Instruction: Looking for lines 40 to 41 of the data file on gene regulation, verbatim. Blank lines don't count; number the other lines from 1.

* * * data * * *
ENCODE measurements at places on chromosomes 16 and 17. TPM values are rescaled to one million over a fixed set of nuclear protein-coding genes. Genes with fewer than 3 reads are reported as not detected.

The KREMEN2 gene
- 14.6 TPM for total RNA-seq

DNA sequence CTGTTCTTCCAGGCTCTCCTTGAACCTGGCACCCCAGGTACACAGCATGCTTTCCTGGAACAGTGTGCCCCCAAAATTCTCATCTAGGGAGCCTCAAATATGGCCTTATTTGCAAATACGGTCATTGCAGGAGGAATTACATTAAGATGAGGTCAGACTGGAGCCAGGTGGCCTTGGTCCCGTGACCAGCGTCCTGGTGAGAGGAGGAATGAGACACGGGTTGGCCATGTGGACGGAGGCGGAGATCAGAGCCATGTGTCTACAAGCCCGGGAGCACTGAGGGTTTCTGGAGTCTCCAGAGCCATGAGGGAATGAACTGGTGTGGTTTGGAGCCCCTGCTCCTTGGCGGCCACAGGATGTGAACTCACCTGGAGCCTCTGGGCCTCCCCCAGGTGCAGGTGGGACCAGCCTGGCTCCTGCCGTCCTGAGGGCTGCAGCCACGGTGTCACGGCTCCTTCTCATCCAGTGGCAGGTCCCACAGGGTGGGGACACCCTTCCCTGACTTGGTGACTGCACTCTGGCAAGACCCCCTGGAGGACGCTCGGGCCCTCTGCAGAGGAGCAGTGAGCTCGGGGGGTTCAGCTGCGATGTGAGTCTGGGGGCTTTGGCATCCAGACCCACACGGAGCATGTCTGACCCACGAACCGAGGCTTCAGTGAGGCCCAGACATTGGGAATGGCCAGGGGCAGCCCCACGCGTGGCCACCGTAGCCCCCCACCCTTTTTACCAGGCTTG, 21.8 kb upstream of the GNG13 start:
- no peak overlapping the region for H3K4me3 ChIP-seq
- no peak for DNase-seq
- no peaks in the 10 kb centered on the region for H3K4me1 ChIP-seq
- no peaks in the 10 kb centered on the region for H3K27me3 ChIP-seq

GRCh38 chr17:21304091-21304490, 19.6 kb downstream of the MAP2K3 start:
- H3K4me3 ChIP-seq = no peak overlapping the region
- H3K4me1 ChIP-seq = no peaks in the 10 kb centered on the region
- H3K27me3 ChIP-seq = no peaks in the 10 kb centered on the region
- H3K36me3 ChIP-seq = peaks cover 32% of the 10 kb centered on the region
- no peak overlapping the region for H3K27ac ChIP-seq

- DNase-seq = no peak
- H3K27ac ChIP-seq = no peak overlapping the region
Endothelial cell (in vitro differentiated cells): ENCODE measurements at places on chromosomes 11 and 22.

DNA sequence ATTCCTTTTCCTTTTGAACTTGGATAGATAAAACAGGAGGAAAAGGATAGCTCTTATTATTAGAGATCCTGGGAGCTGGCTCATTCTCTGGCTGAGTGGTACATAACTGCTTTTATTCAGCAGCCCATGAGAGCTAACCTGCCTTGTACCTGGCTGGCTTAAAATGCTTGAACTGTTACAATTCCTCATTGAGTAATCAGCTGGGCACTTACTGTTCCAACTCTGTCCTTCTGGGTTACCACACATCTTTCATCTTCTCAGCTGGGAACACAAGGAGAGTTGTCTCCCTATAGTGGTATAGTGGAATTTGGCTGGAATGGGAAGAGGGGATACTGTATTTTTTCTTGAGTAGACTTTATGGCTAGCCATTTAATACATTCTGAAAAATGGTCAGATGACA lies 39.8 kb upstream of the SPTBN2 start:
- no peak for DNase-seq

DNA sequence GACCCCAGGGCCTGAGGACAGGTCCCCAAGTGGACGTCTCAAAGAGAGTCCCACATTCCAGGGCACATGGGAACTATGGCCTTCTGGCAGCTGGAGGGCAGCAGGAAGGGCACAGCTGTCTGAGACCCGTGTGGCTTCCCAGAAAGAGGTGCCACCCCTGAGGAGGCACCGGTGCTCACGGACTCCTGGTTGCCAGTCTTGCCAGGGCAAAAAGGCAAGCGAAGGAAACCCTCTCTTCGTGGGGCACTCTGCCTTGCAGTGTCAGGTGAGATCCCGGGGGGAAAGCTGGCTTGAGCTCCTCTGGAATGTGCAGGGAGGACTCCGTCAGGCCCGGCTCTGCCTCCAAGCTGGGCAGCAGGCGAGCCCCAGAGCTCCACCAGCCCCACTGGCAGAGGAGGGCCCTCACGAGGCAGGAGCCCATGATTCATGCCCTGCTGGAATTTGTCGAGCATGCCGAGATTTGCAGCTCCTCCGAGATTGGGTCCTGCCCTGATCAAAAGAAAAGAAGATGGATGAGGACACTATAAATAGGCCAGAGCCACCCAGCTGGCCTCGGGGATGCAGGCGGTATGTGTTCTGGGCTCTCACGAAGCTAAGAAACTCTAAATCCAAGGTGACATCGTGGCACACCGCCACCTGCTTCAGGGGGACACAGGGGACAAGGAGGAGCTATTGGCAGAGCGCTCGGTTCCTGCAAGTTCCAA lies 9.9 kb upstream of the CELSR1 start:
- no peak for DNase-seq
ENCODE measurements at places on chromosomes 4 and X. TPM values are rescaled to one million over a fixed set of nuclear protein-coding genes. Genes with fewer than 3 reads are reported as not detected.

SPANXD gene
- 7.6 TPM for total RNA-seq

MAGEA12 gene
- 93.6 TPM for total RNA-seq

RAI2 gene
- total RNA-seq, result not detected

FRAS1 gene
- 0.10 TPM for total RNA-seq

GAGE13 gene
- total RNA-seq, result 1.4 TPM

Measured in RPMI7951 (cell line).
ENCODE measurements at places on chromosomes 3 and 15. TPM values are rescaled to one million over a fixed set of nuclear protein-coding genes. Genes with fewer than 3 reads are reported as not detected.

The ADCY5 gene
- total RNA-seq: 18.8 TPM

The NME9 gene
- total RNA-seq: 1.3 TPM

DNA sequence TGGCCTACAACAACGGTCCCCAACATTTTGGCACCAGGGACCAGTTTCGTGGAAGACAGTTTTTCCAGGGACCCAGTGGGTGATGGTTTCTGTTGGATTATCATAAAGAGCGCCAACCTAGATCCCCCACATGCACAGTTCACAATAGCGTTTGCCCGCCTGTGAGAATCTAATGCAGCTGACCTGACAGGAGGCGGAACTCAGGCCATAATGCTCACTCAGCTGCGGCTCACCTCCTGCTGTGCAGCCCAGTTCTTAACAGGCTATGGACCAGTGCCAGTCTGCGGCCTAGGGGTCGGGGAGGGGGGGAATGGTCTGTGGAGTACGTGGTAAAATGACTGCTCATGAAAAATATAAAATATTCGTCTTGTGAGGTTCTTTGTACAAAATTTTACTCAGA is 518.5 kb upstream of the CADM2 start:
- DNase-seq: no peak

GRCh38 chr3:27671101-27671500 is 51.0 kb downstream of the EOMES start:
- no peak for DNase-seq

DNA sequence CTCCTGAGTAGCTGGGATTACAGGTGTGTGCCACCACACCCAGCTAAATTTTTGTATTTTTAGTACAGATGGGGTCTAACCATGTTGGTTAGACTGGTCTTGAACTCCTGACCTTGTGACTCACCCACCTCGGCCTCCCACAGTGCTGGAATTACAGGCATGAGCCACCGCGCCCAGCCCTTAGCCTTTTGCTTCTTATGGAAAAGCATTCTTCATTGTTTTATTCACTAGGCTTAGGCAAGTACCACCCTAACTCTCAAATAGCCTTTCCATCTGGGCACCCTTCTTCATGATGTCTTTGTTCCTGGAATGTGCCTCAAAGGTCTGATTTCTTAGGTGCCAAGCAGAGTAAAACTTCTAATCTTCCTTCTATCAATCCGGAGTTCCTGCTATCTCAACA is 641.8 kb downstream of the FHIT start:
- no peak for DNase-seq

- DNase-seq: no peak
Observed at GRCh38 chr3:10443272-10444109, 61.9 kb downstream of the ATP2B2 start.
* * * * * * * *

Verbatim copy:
- DNase-seq: no peak

GRCh38 chr3:27671101-27671500 is 51.0 kb downstream of the EOMES start: